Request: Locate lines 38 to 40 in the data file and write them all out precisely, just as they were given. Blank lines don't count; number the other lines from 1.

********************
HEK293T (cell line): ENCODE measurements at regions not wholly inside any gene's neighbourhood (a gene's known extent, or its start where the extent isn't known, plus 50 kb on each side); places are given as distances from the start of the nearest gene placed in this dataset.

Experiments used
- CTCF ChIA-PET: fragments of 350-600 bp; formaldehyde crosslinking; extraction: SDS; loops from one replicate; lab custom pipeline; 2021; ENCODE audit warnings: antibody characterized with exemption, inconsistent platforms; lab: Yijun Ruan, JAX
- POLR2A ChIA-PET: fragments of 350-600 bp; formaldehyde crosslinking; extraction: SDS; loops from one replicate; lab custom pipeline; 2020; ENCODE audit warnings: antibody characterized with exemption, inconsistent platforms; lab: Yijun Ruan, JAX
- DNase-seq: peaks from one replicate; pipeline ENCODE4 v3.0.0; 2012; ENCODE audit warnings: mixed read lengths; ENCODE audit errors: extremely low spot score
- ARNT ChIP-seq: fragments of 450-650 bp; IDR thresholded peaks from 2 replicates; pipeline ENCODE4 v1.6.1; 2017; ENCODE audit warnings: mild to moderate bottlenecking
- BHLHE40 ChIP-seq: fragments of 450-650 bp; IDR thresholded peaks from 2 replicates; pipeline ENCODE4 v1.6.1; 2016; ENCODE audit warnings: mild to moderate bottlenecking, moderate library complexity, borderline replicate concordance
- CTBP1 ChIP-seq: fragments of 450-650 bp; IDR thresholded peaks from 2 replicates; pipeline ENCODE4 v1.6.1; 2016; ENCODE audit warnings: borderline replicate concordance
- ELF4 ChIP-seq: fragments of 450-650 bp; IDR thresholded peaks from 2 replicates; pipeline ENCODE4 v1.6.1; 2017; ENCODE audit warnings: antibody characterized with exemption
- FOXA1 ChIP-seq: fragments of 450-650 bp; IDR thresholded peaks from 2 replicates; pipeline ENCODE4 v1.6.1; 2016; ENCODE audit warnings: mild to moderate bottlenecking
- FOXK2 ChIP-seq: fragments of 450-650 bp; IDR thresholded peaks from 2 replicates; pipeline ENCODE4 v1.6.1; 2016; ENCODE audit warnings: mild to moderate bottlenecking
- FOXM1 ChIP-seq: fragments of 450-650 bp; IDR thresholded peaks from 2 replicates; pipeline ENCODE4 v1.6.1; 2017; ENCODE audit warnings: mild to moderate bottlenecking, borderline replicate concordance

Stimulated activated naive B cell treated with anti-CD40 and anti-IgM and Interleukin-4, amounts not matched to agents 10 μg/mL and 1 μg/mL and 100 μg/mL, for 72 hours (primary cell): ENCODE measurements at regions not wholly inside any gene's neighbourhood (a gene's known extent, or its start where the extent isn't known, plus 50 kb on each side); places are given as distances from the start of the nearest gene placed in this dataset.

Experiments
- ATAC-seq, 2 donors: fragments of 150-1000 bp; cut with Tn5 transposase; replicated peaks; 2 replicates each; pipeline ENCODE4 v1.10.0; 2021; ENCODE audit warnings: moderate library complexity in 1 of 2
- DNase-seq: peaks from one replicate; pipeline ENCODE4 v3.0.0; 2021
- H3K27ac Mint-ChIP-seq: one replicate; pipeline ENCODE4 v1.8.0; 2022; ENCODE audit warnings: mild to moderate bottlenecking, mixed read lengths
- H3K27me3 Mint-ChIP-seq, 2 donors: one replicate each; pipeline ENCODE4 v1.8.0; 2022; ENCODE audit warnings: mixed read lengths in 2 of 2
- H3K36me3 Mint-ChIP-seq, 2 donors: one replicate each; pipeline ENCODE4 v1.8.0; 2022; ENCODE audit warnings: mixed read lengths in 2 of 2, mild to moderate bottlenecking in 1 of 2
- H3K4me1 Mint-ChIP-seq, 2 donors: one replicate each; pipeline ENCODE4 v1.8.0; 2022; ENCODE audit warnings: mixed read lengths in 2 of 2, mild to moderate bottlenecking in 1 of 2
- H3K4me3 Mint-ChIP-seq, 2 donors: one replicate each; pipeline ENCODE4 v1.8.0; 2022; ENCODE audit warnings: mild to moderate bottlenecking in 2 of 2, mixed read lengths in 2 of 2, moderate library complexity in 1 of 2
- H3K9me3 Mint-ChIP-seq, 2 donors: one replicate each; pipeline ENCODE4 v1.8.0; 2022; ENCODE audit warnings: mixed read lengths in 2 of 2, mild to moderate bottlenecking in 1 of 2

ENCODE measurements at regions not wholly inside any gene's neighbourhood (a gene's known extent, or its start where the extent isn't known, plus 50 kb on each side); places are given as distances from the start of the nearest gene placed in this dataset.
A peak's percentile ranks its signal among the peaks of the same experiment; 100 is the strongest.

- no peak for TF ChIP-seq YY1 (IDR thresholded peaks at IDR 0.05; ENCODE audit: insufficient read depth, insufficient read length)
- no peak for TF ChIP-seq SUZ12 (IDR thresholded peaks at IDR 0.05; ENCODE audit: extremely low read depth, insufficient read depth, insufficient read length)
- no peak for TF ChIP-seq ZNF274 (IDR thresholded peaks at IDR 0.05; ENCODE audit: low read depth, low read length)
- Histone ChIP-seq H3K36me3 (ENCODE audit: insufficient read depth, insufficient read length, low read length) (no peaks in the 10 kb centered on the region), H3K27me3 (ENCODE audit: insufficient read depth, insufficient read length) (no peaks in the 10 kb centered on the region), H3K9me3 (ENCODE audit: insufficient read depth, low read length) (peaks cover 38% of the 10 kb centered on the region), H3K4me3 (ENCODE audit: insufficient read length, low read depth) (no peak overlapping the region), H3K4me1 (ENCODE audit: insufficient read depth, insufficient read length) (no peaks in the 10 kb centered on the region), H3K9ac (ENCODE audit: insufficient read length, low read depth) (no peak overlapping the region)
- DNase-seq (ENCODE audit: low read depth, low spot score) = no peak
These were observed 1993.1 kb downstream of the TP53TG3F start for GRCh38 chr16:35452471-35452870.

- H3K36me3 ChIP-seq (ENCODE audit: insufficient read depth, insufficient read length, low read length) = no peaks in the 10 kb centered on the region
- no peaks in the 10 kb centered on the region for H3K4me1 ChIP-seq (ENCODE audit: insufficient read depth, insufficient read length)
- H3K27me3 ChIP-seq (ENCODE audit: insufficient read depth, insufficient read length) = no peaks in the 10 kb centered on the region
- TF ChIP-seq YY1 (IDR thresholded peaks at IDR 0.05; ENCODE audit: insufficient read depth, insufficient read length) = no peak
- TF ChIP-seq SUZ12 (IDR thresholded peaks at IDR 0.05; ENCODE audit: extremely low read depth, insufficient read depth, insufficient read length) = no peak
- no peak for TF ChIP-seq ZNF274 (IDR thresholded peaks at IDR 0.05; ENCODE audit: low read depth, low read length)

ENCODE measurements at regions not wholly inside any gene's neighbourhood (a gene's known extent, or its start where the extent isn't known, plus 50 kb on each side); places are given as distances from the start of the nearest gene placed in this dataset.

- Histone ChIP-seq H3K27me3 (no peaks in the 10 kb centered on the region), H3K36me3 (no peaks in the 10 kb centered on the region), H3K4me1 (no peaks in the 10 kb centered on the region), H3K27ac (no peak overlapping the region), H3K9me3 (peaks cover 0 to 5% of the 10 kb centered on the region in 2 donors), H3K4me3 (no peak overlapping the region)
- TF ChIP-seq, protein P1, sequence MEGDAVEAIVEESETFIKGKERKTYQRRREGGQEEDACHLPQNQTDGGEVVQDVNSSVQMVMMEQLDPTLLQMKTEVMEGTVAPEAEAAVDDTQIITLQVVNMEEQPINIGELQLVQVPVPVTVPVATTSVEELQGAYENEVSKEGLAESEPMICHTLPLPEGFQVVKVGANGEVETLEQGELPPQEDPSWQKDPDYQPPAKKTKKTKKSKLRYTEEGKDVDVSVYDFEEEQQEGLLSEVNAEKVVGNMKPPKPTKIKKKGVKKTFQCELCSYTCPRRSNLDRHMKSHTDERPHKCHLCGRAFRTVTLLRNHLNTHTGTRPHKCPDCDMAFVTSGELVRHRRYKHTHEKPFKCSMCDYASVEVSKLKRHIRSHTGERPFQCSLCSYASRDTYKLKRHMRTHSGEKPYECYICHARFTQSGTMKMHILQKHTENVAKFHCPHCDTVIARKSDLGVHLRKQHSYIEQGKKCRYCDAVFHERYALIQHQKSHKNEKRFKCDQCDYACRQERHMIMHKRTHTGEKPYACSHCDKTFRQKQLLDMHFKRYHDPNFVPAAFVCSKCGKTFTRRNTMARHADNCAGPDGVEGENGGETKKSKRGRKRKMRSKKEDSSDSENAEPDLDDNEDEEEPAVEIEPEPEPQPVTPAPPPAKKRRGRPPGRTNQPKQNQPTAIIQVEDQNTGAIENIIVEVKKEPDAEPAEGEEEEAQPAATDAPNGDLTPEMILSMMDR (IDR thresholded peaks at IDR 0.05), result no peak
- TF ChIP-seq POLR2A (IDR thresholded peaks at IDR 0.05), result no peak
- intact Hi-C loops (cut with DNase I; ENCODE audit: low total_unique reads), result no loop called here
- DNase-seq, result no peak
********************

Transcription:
- Histone ChIP-seq H3K27me3 (no peaks in the 10 kb centered on the region), H3K36me3 (no peaks in the 10 kb centered on the region), H3K4me1 (no peaks in the 10 kb centered on the region), H3K27ac (no peak overlapping the region), H3K9me3 (peaks cover 0 to 5% of the 10 kb centered on the region in 2 donors), H3K4me3 (no peak overlapping the region)
- TF ChIP-seq, protein P1, sequence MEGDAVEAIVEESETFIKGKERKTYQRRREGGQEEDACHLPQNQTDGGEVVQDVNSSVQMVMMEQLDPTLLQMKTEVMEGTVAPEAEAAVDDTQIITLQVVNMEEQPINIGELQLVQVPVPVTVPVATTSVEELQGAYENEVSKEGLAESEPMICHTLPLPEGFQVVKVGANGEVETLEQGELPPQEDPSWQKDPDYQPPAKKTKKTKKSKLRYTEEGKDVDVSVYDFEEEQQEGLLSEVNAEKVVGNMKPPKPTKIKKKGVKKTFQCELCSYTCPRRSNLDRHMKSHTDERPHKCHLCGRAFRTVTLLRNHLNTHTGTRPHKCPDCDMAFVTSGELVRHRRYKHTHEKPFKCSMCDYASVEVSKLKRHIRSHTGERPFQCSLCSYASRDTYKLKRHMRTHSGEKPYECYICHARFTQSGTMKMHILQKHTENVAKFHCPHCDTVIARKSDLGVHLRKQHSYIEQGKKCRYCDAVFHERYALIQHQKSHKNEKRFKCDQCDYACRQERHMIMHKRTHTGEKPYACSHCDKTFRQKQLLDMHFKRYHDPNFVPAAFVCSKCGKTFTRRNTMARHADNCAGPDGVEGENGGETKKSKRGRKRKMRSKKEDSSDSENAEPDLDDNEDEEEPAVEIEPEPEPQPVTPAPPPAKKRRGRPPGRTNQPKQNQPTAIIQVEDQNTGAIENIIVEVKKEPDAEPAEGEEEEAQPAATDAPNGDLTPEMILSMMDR (IDR thresholded peaks at IDR 0.05), result no peak
- TF ChIP-seq POLR2A (IDR thresholded peaks at IDR 0.05), result no peak